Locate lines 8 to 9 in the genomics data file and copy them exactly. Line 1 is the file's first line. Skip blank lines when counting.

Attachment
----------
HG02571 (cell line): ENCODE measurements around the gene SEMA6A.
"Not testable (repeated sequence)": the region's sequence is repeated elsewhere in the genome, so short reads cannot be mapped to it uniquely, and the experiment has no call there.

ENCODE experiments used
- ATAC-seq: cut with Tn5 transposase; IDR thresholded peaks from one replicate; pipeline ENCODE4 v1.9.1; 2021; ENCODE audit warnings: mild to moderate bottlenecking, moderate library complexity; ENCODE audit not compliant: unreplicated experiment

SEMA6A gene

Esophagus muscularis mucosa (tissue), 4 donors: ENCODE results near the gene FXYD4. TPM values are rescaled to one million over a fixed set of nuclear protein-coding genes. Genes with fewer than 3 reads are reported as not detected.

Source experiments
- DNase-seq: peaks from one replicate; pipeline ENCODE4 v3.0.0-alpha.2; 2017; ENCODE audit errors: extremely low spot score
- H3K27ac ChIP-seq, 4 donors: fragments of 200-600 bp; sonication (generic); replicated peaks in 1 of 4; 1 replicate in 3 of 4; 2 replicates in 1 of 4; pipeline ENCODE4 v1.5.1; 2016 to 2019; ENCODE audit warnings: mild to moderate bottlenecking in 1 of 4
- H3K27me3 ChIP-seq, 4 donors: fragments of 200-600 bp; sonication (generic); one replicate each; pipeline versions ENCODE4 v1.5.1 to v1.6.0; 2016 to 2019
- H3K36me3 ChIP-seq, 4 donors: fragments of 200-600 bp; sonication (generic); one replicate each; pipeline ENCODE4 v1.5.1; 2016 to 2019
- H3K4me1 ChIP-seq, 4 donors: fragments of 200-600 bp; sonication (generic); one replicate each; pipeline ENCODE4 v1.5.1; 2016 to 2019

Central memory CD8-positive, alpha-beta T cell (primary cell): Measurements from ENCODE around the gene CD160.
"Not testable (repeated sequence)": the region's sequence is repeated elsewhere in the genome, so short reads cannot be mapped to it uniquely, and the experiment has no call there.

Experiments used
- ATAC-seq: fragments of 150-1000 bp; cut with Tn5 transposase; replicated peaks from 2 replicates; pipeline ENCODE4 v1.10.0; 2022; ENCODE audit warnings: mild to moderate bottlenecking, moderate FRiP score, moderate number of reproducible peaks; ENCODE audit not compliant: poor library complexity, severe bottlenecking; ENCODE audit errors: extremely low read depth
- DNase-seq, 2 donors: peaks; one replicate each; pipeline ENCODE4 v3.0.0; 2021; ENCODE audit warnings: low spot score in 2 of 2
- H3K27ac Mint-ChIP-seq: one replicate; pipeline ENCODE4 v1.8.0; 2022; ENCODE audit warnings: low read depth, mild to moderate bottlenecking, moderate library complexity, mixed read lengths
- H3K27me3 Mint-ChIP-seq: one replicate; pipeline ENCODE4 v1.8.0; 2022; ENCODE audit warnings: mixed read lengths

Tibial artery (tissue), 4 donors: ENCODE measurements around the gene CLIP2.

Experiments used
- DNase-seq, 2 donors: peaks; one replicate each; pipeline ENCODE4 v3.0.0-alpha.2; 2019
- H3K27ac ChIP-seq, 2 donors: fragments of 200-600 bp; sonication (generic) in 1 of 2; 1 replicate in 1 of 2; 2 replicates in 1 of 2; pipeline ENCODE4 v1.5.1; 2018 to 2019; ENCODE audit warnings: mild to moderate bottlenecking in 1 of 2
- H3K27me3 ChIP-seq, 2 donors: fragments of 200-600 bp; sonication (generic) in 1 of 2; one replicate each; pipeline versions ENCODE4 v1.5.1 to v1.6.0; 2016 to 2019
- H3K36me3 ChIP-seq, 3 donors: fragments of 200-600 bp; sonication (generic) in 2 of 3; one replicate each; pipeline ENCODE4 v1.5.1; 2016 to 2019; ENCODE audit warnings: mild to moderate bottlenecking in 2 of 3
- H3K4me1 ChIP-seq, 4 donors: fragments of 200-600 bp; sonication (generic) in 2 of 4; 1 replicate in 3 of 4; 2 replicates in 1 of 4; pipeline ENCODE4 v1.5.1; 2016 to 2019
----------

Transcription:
- DNase-seq: peaks from one replicate; pipeline ENCODE4 v3.0.0-alpha.2; 2017; ENCODE audit errors: extremely low spot score
- H3K27ac ChIP-seq, 4 donors: fragments of 200-600 bp; sonication (generic); replicated peaks in 1 of 4; 1 replicate in 3 of 4; 2 replicates in 1 of 4; pipeline ENCODE4 v1.5.1; 2016 to 2019; ENCODE audit warnings: mild to moderate bottlenecking in 1 of 4